The History of Bulletproof Fashion

As weapons evolved during the history of warfare, so have the ways soldiers have tried to protect themselves from injury and death. Let's look at some of the ways body armor has developed, and how becoming bulletproof can be fashionable today.

"Bulletproof" concerning body armor is actually considered a misnomer by many armor manufacturers. They prefer "bullet resistant," because the wearer is not totally safe from the impact of a bullet.

Early Protection Efforts

Early body armor was made from animal skins. With advances in technology, metal armor came into use, culminating in the full body armor suits of medieval knights. Metal armor, however, was of little use after the development of firearms. In medieval Japan, silk was used in creating soft body armor, and in the 1800s, the Japanese discovered that 30 layers of silk could stop bullets fired from the black powder firearms used at that time.

In the 1890s, a Ukrainian-born Polish immigrant, Casimir Zeglen, worked with various materials to develop a bulletproof vest. In his research, he uncovered the earlier use of silk by the Japanese, and created a four-ply woven silk vest that could stop a .44 caliber bullet at ten paces. It became a sensation when he demonstrated it in front of a live audience in New York City. He offered to make a vest for then President McKinley, but was told the President was traveling and that he could meet with him after his return. Unfortunately for McKinley, he was shot and killed by an assassin during that trip—a bullet that Zeglen's vest may have been able to stop.

One of the causes for World War I was the assassination of Archduke Franz Ferdinand. While Ferdinand did wear a Zeglen vest, he was still killed by a bullet that hit above the vest—a shot to the neck. It illustrated the point that a bulletproof garment isn't magical; if the bullet doesn't hit the material, it won't work.

The bad publicity and the fact that the U.S. military rejected Zeglen's vests as being too costly, too uncomfortable, and unable to stop bullets fired at higher velocities or greater distances, led to the failure of Zeglen's business; however, other efforts to make effective armor continued.

Kevlar

Since the first U.S. patents in the early 1900s, various attempts at body armor were made with limited success. These include the World War II development of the flak jacket, which used ballistic nylon. They were somewhat effective against fragments from explosive shells, but were bulky, movement-restricting, and generally of no use against pistols and rifles.

It wasn't until the late 1960s when the National Institute of Justice, disturbed by an alarming rise of police fatalities, began researching options for light body armor for policemen. New fibers were discovered and a standard was established for acceptable performance. Body armor took a huge leap in 1965 when a DuPont chemist, Stephanie Kwolek, while attempting to find a new, stronger, lighter material for tires, invented Kevlar.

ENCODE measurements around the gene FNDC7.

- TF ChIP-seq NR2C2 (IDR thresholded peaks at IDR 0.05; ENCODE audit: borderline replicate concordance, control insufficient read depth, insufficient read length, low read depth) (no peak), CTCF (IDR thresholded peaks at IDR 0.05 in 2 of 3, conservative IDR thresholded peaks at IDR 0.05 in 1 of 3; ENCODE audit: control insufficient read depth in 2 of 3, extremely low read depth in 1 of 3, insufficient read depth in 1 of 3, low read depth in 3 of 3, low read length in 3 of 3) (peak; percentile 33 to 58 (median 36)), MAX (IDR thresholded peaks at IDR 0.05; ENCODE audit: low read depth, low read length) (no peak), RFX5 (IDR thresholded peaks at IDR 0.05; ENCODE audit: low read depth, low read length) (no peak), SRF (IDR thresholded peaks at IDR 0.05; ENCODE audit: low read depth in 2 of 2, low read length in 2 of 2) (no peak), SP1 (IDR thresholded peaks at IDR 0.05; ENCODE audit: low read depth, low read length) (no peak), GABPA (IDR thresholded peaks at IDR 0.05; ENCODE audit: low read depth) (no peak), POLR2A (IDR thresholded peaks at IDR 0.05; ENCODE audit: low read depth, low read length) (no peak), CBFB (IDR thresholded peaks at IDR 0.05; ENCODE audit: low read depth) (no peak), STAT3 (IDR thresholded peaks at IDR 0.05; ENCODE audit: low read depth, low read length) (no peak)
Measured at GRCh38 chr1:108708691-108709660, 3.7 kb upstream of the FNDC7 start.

Most soft body armor is still made from Kevlar today, but new materials are being developed that are even better. Dyneema claims to be 15 times stronger than steel, and 40% stronger than Kevlar. In Iraq and Iran, the combat armor is made of a Kevlar outer shell with inserts made from ceramic with Dyneema backing.

Soft body armor doesn't stop a bullet cold in its tracks, instead it acts like a sponge or net to absorb the bullet's momentum before it pierces the armor. With multiple layers, the bullet is also deformed, causing it to mushroom, which, in turn, spreads the bullet's energy over a wider area slowing its momentum even further.

To date, more than 3,000 police officers have had their lives saved through Kevlar body armor.

The Future in Body Armor

Recent efforts have focused on "liquid" armor, which is made of microscopic particles of silica and other larger particles mixed in polyethylene glycol. It is soaked into fabrics made of materials like Kevlar, which allows the armor to be lightweight and flexible. When a bullet or knife hits the fabric, the fluid becomes rigid, hardening the fabric. Afterwards, it resorts back to its fluid state.

Scientists in California are studying abalone to see how the structure of abalone shells can be recreated in the making of body armor, while researchers in Israel are looking into creating artificial spider silk and implementing it into garments. Other Israeli scientists are using nanotechnology to create a stronger ceramic that is twice the strength of current ceramics.

By 2019, the U.S. military plans to replace Kevlar-based armor with lightweight plastic body armor.

The Christian Dior of Body Armor

Miguel Caballero is a Colombian designer who has made lightweight, bulletproof clothing his specialty. Though there are other manufacturers of body armor that make inconspicuous and fashionable clothing, high target politicians, jewelers, and others have propelled Caballero to the top. His clients have included former New York City mayor Michael Bloomberg, Venezuela's ex-President Hugo Chavez, Mexico's President Enrique Nieto, and ex-President of Columbia Alvarez Uribe. President Barak Obama wore a Caballero suit to his inauguration. Caballero's clothing, from suede jackets to t-shirts, have been so successful that he is expanding his business into children's clothing. A wardrobe from Caballero won't be cheap. The least expensive item in his recently opened Paris store is $3,400.

To work for Caballero's company, you need to have faith in the product. New employees have to take part in a demonstration, being shot while wearing Caballero clothing.